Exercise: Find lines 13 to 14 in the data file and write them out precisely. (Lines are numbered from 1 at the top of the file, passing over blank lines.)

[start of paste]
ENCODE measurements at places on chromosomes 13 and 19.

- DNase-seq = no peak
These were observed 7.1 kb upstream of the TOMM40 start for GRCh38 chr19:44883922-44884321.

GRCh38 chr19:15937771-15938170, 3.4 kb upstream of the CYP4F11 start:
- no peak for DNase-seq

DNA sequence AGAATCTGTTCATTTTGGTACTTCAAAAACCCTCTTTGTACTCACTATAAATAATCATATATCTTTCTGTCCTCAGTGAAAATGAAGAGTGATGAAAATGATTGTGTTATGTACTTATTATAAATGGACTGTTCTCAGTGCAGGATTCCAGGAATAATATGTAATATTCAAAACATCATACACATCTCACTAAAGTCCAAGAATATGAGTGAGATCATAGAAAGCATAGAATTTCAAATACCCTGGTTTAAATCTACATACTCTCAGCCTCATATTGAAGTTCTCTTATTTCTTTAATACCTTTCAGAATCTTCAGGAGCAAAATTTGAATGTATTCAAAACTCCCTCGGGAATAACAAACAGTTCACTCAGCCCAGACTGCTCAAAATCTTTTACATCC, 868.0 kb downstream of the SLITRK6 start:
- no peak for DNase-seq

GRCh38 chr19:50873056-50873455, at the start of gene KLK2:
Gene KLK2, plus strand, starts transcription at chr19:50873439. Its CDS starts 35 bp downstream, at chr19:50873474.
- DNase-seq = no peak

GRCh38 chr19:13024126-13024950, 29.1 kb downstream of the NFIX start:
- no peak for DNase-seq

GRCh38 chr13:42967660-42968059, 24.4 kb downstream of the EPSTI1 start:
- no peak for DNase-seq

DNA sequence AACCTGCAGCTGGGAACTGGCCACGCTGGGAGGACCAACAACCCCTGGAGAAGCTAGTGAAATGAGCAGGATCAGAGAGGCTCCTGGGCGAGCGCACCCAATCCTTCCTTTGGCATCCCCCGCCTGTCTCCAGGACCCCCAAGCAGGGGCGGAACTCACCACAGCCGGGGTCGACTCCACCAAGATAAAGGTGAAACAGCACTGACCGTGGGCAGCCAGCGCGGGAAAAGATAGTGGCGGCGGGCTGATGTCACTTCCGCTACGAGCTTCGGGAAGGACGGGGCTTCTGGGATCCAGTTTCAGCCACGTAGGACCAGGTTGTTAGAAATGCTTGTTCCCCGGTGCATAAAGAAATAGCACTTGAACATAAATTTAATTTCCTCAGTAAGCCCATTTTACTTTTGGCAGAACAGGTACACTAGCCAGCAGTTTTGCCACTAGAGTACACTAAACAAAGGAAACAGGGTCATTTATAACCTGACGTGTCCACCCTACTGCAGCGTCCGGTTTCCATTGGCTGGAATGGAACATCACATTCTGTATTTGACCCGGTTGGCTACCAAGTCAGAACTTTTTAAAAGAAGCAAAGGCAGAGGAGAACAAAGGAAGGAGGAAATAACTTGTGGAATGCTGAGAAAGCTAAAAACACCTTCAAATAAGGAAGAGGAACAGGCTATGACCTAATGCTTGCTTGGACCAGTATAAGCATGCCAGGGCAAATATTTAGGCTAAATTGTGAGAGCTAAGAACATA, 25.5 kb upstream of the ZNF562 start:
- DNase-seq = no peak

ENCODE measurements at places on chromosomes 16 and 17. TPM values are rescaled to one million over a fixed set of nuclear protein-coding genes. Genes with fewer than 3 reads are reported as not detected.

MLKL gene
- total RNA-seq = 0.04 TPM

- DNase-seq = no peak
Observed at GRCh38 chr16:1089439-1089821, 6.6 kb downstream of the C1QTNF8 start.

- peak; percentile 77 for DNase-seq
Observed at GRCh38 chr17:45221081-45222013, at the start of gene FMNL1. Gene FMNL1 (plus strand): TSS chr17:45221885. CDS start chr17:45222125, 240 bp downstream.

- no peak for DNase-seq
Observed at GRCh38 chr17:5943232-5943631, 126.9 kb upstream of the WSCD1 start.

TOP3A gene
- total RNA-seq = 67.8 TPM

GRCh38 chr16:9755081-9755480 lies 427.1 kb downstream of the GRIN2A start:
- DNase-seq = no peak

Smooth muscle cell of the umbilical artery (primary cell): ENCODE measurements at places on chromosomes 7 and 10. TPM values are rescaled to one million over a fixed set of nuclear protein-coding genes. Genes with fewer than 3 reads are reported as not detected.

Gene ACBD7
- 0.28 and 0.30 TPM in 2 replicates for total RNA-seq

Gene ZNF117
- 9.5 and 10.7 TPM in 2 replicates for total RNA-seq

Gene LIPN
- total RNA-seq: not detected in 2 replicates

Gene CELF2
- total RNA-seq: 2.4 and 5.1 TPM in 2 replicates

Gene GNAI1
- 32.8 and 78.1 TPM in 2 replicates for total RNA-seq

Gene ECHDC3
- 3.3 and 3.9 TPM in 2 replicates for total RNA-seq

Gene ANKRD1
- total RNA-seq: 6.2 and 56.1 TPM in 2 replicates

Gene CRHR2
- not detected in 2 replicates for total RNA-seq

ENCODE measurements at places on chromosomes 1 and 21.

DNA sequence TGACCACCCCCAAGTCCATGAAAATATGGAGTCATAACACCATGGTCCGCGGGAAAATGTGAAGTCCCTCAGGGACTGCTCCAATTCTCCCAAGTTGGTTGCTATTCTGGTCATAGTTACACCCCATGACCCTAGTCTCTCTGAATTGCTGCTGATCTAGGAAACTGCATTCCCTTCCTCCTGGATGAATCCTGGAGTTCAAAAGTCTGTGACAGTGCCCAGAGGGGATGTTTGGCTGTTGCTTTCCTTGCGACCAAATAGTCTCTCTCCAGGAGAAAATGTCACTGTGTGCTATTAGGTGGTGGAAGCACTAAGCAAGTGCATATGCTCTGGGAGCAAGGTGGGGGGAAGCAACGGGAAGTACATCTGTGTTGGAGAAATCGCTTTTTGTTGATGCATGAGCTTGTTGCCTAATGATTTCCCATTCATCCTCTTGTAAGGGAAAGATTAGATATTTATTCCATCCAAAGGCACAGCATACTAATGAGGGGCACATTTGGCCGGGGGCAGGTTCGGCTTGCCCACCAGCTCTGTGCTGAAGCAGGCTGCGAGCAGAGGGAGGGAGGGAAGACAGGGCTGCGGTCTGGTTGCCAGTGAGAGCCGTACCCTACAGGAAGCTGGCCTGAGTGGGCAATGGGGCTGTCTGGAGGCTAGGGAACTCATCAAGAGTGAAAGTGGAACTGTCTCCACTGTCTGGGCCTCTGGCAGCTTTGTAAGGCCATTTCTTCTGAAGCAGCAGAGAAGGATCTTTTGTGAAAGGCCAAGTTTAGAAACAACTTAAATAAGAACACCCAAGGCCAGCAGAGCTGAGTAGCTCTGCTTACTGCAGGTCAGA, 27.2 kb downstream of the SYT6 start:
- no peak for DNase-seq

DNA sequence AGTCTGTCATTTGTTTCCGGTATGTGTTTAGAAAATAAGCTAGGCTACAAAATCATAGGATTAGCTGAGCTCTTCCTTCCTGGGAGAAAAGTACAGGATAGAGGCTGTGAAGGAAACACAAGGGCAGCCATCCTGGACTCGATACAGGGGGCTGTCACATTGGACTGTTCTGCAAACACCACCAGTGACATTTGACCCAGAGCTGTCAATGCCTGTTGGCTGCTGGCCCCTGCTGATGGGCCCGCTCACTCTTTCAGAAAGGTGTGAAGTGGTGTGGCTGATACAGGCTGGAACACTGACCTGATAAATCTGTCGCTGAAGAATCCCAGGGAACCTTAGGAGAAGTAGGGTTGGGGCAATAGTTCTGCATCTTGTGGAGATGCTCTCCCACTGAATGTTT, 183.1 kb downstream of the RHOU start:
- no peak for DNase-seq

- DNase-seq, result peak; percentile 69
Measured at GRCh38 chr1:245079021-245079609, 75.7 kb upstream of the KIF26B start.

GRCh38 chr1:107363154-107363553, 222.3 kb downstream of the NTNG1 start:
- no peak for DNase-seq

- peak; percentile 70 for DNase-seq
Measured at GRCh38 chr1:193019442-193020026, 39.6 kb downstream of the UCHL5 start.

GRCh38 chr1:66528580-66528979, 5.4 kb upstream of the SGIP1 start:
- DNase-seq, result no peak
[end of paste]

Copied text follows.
GRCh38 chr13:42967660-42968059, 24.4 kb downstream of the EPSTI1 start:
- no peak for DNase-seq